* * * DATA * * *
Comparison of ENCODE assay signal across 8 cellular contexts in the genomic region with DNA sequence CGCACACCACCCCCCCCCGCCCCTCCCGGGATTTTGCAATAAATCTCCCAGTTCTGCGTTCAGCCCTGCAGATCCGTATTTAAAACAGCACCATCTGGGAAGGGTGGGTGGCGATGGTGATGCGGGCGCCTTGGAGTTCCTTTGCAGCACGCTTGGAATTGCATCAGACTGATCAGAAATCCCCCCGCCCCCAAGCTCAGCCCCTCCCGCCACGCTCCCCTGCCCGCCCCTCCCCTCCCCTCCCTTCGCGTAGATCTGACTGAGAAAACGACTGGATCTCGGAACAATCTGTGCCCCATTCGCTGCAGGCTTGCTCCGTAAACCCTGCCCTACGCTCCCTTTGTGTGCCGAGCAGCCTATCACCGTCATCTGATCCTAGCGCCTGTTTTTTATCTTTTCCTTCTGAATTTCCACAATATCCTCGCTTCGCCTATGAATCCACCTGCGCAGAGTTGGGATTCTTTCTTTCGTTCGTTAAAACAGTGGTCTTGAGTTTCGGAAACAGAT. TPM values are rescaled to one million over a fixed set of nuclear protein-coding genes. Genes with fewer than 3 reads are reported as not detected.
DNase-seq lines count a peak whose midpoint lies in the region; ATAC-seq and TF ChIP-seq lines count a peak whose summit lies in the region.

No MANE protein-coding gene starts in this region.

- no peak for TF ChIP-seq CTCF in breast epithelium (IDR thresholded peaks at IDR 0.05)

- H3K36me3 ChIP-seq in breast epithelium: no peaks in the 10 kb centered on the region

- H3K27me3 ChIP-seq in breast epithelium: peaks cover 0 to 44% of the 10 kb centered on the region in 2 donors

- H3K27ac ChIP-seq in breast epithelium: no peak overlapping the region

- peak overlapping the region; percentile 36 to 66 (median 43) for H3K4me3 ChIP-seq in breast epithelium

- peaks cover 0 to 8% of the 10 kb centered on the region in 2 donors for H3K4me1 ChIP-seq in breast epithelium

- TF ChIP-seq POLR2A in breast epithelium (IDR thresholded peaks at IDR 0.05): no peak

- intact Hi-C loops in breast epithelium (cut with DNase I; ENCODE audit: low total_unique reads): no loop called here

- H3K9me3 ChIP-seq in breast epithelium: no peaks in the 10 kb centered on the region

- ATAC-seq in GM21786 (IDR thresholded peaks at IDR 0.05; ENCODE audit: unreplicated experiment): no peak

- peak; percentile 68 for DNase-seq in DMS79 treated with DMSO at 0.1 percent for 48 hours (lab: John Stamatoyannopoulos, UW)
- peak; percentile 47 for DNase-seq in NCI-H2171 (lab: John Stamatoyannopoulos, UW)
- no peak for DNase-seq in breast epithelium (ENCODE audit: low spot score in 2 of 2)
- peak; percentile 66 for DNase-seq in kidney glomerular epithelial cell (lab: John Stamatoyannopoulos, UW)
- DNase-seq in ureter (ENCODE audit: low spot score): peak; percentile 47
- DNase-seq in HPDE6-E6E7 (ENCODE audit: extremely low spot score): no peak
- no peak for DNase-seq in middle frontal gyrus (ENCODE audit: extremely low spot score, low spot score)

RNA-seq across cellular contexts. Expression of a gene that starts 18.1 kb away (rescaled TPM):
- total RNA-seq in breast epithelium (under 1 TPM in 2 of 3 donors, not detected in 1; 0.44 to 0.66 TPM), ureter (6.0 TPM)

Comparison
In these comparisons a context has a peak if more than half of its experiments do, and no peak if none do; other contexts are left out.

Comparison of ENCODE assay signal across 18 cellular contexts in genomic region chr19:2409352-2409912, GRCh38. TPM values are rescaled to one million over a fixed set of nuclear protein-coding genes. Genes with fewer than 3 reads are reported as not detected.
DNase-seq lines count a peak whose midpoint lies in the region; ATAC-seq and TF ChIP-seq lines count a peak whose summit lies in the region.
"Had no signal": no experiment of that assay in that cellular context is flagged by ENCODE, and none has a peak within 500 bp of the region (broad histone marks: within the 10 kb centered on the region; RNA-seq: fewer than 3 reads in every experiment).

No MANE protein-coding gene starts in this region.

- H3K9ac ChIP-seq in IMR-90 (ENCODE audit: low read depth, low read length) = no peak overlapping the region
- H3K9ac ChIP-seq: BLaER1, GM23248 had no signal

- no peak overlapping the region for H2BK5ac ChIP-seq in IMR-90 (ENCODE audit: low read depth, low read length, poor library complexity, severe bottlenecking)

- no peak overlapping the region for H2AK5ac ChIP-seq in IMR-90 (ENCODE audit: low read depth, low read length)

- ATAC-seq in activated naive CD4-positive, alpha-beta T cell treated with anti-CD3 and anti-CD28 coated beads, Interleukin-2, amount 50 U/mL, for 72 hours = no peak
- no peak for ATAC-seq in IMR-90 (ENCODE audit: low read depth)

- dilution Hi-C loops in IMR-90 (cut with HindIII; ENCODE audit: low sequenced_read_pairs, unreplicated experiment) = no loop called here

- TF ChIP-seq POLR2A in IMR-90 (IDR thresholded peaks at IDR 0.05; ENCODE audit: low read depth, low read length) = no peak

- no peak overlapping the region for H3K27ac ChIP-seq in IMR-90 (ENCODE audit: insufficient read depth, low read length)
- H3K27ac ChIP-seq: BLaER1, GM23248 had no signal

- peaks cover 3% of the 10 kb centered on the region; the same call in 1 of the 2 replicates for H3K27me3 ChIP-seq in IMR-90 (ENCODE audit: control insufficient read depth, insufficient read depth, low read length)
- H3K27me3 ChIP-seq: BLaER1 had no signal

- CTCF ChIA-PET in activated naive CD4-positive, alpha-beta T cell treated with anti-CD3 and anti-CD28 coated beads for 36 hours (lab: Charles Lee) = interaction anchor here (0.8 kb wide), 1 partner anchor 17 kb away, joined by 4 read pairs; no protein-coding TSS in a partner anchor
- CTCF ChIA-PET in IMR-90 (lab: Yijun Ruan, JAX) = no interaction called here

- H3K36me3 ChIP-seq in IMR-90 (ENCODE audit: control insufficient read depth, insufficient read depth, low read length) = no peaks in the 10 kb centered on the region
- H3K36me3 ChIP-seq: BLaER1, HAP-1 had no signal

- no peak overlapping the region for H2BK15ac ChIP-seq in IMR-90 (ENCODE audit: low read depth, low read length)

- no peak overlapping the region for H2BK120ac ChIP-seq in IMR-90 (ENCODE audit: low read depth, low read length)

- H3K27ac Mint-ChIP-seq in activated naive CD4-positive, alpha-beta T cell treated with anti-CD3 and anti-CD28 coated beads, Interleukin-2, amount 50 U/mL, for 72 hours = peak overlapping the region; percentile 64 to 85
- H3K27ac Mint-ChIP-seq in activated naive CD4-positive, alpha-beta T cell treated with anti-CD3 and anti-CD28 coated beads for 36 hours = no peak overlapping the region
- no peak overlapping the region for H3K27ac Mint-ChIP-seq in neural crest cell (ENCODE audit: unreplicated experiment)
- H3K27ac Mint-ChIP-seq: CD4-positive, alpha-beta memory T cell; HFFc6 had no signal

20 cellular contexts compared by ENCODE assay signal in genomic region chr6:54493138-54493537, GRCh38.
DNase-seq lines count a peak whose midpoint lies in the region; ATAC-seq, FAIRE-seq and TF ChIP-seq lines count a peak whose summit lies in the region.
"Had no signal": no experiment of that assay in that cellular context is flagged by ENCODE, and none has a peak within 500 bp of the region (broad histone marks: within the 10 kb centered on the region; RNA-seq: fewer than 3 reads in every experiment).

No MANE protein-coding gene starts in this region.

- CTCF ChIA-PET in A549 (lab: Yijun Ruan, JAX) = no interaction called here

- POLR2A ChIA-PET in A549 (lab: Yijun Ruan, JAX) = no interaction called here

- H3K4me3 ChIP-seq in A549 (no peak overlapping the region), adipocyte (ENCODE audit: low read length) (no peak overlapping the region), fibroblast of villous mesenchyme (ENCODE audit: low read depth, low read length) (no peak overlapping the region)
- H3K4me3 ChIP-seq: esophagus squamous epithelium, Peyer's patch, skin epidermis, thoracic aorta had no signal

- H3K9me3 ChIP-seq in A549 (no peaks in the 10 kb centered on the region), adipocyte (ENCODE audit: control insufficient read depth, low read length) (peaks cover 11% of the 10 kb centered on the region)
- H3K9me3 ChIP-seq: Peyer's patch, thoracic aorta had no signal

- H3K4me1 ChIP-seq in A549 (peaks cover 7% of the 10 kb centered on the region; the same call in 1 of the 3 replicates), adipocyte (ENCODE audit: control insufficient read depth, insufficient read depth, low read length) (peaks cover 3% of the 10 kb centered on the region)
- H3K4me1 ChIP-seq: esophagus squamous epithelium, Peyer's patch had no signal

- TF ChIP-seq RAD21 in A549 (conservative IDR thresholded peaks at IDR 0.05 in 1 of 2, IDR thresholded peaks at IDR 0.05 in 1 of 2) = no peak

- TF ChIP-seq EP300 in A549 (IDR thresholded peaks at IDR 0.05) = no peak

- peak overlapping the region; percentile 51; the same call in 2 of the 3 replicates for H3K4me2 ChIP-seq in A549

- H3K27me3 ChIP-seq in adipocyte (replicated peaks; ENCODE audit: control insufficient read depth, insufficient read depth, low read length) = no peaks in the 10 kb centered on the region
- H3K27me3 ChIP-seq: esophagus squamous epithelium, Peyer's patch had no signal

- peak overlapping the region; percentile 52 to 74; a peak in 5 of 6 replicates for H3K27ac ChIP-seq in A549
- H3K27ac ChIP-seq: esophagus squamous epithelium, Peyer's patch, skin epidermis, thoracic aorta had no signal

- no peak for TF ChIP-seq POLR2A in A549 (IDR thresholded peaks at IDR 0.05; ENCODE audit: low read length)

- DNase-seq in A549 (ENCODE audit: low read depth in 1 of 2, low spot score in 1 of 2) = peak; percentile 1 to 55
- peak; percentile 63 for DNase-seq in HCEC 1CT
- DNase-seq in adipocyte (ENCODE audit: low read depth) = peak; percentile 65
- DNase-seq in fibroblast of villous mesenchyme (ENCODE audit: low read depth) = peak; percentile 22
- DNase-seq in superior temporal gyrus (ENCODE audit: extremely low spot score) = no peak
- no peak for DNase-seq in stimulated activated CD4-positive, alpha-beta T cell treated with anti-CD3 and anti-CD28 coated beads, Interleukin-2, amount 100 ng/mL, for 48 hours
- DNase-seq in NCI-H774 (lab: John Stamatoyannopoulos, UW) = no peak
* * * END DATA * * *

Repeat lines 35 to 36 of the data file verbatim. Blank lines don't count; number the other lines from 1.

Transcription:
- dilution Hi-C loops in IMR-90 (cut with HindIII; ENCODE audit: low sequenced_read_pairs, unreplicated experiment) = no loop called here

- TF ChIP-seq POLR2A in IMR-90 (IDR thresholded peaks at IDR 0.05; ENCODE audit: low read depth, low read length) = no peak